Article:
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Autherine Lucy was a pioneer that blazed the trail for black students and black players to integrate the Alabama football program

Autherine Lucy accepts her honorary doctorate from UA at 2019 spring commencement
Photo of Autherine Lucy Foster accepting her honorary doctorate from UA in its 2019 spring commencement comes via UA website

February gets observed as Black History Month, but history keeps us grounded in how much we have grown as people.

The University of Alabama lost an incredible pioneer on Tuesday morning. Autherine Lucy Foster changed the game for black students and athletes for the school, and it honored her on social media.

She and her friend, Pollie Myers-Hudson, a Civil Rights activist for the NAACP, applied to the institution in 1952. Women could attend UA, but Lucy’s and Hudson’s rights got rescinded due to race.

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Lucy fought the situation in court with the NAACP for almost three years, and she won the case on June 29, 1955. She earned her bachelor’s degree in English from Miles College in 1952 and worked as a school teacher and secretary at an insurance company during her push for admission to UA. She enrolled as a graduate student on Feb. 3, 1956, majoring in library science. 

Autherine Lucy attending the University of Alabama in 1956

Photo of Autherine Lucy attending the University of Alabama in 1956 as first black student comes via UA website

Lucy became the first African American ever admitted to a white public school or university in Alabama. She endured segregation of dining halls and dormitories, riots, and life-threatening situations. Lucy got expelled from the school for her safety, and it sparked Thurgood Marshall, the first black Supreme Court Justice in 1967, into action. The 1954 result from Brown v. Board of Education was segregation in public school is unconstitutional or illegal. Lucy’s determination and the help of the NAACP got her expulsion annulled in April 1988. She enrolled in elementary education in 1989 and earned a master’s degree in May 1992.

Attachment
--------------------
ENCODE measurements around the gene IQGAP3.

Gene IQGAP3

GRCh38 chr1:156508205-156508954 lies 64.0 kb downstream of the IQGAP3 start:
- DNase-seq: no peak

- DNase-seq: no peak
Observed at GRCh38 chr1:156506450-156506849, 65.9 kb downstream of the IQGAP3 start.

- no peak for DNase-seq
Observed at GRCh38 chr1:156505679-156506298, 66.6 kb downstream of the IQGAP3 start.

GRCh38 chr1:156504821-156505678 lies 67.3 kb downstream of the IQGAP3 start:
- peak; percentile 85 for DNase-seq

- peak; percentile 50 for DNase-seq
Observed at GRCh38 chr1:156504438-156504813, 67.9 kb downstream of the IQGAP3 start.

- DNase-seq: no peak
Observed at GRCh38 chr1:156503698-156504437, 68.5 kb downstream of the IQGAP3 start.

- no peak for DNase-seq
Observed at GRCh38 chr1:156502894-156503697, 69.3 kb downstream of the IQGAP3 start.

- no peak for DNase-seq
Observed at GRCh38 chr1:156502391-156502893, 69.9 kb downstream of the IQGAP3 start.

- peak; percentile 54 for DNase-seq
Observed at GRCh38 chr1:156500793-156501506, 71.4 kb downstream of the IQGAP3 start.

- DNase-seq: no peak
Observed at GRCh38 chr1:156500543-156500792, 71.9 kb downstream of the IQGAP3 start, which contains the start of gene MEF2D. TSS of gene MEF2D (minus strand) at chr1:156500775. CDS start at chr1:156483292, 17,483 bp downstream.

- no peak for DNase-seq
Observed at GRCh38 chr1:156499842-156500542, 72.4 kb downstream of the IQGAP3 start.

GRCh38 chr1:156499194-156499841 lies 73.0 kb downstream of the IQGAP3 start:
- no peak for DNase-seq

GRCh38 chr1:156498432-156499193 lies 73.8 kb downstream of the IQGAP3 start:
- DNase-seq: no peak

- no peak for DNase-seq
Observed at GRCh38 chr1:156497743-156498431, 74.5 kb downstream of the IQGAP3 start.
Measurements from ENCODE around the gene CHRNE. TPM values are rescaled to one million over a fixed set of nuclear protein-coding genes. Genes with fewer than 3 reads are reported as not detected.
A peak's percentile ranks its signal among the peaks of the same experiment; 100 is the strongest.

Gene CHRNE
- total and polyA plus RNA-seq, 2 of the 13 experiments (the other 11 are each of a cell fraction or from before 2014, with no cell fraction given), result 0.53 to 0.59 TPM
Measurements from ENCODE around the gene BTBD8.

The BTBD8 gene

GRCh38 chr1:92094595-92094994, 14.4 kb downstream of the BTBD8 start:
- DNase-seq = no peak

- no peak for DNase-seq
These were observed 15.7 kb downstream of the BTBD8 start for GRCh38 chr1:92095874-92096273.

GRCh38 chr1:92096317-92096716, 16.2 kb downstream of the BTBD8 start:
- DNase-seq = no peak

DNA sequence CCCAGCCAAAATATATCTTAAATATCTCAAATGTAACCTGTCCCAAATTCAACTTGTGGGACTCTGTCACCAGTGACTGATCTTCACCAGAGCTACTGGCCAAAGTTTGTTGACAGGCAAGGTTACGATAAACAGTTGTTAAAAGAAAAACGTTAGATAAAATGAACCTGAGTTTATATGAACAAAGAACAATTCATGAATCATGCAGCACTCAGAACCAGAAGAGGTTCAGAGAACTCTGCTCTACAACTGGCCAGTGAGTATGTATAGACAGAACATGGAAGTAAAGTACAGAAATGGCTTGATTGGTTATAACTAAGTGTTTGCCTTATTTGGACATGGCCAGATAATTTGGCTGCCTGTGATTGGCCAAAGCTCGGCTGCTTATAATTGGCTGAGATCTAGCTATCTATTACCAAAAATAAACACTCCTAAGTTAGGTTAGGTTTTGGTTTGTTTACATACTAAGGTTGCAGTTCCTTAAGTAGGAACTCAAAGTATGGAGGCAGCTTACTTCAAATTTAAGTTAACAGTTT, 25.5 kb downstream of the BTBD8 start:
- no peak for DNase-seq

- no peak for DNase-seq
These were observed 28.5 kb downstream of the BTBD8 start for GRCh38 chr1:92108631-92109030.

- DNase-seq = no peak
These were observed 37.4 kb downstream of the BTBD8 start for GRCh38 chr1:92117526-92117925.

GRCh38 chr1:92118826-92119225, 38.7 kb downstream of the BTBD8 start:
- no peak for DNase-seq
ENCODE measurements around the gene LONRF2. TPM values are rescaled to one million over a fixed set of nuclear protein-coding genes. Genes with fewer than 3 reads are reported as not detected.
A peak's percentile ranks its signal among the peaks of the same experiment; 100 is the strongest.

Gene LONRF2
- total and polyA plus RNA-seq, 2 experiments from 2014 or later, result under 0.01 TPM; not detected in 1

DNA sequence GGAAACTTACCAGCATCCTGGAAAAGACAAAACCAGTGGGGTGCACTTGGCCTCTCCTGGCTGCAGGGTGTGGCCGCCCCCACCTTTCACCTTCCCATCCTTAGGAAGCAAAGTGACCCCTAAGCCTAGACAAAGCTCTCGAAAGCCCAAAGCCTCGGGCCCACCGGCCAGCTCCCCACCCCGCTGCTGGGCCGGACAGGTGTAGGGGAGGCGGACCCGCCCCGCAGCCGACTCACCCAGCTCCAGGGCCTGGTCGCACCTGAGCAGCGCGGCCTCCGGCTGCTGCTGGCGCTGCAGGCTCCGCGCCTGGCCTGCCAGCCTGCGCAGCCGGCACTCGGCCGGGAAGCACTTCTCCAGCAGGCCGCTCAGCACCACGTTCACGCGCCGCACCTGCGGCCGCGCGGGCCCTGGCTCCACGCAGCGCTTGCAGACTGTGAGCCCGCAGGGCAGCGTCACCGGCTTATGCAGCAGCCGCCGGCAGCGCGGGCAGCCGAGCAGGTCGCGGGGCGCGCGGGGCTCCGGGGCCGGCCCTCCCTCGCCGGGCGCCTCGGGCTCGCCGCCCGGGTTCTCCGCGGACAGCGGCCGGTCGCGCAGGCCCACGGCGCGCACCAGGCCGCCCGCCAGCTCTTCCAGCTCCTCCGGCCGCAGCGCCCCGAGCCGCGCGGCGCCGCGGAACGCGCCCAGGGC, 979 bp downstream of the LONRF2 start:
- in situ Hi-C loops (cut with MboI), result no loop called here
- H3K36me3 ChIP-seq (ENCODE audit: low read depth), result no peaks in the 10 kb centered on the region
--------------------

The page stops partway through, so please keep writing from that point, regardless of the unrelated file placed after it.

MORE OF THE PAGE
Lucy’s perseverance earned her a portrait in the student union, an endowed fellowship named in her honor from UA, and the Autherine Lucy Clock Tower on Nov. 3, 2010.

Autherine Lucy Clock Tower on UA campus

Photo of Autherine Lucy Clock Tower on UA’s campus comes via UA website

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The tower is behind Foster Auditorium, where the Alabama women’s basketball team plays. Lucy was presented with her honorary doctorate in May 2019 at the spring commencement. She has a growing legacy as UA has a $25,000 scholarship named after her. On Feb. 11, students pushed the faculty and public to rename Bibb Graves Hall to Lucy-Graves Hall. The impact she had on campus ushered people to name the building Autherine Lucy Hall. Lucy walked for people like me and black athletes to run.

Autherine Lucy at University of Alabama with awards and scholarships in her honor

Photo of Autherine Lucy having awards and scholarships in her honor at the University of Alabama comes via UA website

She opened the door for African Americans to attend, have success, and display their greatness at one of the most prestigious schools in the world. She provided the key for Wilbur Jackson, John Mitchell, Sylvester Croom, Woodrow Lowe, EJ Junior, Tony Nathan, Walter Lewis, and much more. Lucy’s fight allowed Mark Ingram to become the football program’s first Heisman winner.

She opened doors for Derrick Henry, DeVonta Smith, and Bryce Young.

Dr. Autherine Lucy Foster passed away at 92, but her life of courage lives on through those who dare to challenge the odds.

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Stephen M. Smith is the managing editor and senior writer for Touchdown Alabama Magazine.  You can “like” him on Facebook or “follow” him on Twitter, via @CoachingMSmith.

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